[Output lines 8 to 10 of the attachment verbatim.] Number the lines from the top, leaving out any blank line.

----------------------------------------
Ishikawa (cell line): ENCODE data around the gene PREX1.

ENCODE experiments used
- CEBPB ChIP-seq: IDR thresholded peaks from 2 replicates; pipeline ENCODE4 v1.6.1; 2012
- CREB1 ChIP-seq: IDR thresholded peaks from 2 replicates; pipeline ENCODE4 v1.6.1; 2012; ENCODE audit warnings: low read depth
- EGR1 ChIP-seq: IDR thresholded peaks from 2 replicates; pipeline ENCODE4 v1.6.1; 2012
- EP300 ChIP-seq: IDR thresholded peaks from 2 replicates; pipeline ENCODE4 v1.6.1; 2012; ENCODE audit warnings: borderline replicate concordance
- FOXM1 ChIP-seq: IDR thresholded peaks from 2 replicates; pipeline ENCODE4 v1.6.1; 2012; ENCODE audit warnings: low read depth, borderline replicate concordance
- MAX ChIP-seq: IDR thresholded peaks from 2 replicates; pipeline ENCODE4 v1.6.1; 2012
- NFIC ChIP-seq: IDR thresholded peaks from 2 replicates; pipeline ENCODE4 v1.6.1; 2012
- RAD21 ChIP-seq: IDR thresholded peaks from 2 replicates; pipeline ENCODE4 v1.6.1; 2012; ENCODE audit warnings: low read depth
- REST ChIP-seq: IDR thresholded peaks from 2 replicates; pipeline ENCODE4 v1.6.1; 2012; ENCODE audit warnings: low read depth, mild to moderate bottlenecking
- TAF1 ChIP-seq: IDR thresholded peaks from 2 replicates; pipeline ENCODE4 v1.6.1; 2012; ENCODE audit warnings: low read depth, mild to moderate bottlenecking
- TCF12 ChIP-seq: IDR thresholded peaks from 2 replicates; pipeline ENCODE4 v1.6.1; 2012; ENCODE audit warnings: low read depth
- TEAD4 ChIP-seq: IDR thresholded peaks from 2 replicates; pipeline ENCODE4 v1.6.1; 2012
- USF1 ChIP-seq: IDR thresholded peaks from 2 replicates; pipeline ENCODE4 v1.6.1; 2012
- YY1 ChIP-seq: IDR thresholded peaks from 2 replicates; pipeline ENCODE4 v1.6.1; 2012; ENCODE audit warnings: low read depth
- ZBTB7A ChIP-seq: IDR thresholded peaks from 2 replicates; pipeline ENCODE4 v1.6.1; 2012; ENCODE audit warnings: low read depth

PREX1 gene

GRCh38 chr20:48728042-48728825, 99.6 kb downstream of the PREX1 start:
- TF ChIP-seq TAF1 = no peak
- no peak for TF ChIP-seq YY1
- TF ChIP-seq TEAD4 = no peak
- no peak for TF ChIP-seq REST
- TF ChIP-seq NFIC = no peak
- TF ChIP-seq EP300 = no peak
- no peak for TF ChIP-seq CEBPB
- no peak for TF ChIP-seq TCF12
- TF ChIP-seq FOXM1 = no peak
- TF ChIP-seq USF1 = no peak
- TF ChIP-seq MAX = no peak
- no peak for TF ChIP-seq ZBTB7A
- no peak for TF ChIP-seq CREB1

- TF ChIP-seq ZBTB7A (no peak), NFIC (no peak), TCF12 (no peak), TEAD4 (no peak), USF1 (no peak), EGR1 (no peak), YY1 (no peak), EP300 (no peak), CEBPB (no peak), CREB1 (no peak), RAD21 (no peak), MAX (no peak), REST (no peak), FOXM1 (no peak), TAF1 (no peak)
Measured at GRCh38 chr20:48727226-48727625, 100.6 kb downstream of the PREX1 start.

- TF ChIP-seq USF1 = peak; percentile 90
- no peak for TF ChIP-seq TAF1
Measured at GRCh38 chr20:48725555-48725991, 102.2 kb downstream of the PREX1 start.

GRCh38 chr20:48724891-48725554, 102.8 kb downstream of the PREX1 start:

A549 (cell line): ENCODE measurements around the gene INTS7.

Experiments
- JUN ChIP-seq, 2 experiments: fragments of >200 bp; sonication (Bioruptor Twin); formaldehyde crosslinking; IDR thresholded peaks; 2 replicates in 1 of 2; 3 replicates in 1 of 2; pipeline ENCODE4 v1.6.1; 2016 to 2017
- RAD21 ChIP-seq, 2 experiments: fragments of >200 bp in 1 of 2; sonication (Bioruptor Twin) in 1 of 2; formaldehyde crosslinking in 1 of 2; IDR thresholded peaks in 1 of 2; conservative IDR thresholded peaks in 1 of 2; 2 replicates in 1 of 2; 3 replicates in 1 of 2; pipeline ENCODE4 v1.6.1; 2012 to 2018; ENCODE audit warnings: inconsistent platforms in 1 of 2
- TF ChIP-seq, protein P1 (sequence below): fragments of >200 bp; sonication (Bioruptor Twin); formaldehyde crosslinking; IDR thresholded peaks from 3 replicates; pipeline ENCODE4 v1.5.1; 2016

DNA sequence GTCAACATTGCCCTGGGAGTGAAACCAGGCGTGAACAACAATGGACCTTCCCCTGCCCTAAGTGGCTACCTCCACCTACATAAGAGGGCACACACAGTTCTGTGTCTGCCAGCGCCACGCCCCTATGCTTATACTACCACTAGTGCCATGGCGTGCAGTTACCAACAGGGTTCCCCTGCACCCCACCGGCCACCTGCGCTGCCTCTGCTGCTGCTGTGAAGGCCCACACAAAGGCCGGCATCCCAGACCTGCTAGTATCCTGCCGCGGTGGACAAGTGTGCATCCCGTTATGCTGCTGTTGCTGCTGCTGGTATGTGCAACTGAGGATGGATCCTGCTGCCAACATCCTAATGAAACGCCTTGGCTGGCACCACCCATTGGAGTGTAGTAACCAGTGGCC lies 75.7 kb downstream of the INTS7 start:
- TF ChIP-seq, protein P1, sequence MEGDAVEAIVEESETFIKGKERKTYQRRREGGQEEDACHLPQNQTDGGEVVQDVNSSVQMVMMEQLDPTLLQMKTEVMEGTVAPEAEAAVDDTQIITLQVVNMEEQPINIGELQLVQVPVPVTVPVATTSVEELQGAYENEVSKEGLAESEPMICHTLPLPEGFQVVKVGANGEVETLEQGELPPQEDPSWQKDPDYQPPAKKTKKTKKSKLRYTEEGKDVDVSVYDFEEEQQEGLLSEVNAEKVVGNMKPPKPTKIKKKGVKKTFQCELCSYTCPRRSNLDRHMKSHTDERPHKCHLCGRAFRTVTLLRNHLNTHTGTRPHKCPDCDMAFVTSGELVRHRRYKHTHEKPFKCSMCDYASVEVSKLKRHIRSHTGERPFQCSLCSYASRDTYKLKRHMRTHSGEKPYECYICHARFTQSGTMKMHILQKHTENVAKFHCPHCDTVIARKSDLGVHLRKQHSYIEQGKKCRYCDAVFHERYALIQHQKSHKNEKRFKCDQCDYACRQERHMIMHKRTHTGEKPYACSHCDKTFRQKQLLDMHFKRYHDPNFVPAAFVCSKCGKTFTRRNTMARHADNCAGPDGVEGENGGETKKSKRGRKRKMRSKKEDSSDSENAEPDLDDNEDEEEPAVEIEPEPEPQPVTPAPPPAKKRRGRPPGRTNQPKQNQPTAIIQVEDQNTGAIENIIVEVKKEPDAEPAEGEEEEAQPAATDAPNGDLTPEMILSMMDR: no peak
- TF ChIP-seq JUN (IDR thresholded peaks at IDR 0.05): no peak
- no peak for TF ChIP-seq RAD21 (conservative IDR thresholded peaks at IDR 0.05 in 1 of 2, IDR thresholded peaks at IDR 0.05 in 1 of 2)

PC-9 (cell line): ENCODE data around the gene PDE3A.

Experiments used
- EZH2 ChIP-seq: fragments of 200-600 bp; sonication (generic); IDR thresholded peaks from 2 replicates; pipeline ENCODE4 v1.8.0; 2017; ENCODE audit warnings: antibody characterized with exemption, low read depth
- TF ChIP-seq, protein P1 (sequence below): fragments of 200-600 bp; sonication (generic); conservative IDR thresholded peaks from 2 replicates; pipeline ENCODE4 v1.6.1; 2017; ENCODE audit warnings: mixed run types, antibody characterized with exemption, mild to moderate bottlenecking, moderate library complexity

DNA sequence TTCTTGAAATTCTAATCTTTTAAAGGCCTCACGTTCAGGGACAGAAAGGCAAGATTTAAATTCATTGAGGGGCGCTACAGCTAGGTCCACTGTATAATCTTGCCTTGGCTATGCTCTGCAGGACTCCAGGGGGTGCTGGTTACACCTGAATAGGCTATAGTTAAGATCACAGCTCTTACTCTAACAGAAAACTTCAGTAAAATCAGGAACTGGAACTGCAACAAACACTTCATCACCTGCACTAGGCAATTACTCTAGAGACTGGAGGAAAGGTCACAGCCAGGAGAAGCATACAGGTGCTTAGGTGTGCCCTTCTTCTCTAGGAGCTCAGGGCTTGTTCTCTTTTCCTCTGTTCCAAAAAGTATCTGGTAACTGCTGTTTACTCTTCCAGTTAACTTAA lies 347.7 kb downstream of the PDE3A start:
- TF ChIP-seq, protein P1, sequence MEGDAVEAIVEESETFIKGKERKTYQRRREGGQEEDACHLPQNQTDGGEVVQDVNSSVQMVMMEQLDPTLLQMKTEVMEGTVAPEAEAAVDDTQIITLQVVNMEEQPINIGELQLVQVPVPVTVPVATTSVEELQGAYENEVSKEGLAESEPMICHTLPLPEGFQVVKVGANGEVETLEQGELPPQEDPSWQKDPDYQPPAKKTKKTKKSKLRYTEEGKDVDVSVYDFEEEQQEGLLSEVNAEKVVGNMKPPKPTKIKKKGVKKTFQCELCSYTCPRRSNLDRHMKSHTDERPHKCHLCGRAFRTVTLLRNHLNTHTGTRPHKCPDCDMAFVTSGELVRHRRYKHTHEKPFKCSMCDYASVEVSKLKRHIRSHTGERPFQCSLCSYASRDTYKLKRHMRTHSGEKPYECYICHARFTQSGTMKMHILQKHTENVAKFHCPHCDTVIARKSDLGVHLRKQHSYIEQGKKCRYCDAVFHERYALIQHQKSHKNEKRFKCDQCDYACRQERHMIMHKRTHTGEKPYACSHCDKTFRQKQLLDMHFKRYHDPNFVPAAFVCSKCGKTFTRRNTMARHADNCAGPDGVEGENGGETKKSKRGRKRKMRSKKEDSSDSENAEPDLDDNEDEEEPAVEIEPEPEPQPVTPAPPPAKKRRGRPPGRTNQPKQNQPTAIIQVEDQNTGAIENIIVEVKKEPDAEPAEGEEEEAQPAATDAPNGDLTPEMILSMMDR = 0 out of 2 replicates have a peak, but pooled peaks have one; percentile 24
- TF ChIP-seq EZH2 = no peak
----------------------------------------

- MAX ChIP-seq: IDR thresholded peaks from 2 replicates; pipeline ENCODE4 v1.6.1; 2012
- NFIC ChIP-seq: IDR thresholded peaks from 2 replicates; pipeline ENCODE4 v1.6.1; 2012
- RAD21 ChIP-seq: IDR thresholded peaks from 2 replicates; pipeline ENCODE4 v1.6.1; 2012; ENCODE audit warnings: low read depth